Google-China resolution coming 'soon,' says CEO

Talks between Google and Chinese government are ongoing, Google's Eric Schmidt says Wednesday, and he expects the matter to be resolved sooner rather than later.

Google's negotiations with the Chinese government over censorship and Internet search should produce a resolution "soon," Google CEO Eric Schmidt said Wednesday.

Schmidt, speaking at a media conference in Abu Dhabi, United Arab Emirates, declined to offer specifics on the status of those negotiations but said although "there is no specific time table" he expects a decision to happen soon, according to reports from the Associated Press and The Wall Street Journal. Google prompted a showdown with the government in January when it declared that it was no longer willing to offer a censored search engine in China and would consider pulling out of the country unless China's censorship laws changed.

Since then, Google and China have said very little about the progress of those discussions. The ultimatum was prompted by a cyberattack against Google and other U.S. companies that security experts believe was propagated by hackers working on behalf of the Chinese government.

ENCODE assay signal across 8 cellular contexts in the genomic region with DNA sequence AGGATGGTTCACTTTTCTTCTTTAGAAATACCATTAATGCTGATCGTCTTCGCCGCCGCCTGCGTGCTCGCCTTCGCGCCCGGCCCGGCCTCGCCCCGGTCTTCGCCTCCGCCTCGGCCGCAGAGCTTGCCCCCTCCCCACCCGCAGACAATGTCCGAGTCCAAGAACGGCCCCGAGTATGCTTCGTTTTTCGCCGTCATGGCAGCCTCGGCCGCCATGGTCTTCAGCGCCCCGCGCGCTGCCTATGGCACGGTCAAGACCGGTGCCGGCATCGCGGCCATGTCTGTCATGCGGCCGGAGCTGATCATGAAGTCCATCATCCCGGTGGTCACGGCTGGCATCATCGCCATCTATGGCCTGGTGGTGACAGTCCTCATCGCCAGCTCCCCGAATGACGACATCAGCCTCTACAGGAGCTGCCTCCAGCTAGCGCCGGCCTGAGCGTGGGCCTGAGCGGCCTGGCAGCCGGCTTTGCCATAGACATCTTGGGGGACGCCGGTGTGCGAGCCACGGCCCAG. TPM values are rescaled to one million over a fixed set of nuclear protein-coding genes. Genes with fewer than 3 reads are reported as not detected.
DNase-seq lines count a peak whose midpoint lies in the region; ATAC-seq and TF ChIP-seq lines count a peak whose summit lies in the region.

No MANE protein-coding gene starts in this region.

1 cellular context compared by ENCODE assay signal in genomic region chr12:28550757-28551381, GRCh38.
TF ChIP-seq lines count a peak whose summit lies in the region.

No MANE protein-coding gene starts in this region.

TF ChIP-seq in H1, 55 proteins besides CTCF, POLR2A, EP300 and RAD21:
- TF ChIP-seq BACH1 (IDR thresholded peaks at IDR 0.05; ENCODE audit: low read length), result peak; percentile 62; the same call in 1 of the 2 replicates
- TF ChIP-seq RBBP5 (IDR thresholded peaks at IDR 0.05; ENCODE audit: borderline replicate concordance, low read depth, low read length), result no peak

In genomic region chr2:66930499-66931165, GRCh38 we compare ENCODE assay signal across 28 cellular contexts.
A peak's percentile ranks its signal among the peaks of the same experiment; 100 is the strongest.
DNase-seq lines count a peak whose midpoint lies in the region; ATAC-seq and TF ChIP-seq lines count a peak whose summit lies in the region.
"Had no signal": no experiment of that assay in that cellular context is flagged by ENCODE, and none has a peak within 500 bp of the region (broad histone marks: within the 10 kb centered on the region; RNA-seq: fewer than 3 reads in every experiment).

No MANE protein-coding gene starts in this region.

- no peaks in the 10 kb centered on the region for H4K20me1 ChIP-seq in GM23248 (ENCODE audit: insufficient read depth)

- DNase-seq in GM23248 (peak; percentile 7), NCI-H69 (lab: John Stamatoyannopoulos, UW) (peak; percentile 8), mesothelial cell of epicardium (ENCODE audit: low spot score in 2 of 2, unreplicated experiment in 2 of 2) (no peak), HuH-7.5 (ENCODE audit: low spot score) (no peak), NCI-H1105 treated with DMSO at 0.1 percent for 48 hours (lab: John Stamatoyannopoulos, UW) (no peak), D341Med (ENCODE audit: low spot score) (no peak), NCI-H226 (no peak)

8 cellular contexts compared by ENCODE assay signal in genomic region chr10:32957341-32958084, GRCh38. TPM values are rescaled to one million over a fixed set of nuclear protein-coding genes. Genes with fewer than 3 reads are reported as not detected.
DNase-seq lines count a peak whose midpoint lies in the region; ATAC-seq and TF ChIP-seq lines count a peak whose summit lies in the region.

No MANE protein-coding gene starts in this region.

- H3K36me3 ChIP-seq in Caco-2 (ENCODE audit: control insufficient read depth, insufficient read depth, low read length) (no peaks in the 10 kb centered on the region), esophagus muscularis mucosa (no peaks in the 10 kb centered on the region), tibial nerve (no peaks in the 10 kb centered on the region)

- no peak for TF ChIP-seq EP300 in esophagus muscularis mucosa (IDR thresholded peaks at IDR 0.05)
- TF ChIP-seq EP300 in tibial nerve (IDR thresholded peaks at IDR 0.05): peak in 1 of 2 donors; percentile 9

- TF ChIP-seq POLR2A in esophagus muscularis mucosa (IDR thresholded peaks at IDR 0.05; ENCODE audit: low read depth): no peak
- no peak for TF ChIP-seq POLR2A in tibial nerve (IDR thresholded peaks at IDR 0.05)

That attack also prompted the U.S. government to outline a new policy supporting the notion of "Internet freedom" in countries around the world, although Schmidt said Google and the U.S. government are holding separate discussions with the Chinese government on their respective issues.

The stakes are high for Google, which is contemplating an exit from the largest--and growing--Internet market in the world. It also risks backlash from privacy and human rights supporters who flocked to its defense in January should the company back down from its statements regarding censorship and search.

About the author

    Tom Krazit writes about the ever-expanding world of Google, as the most prominent company on the Internet defends its search juggernaut while expanding into nearly anything it thinks possible. He has previously written about Apple, the traditional PC industry, and chip companies. E-mail Tom.

     

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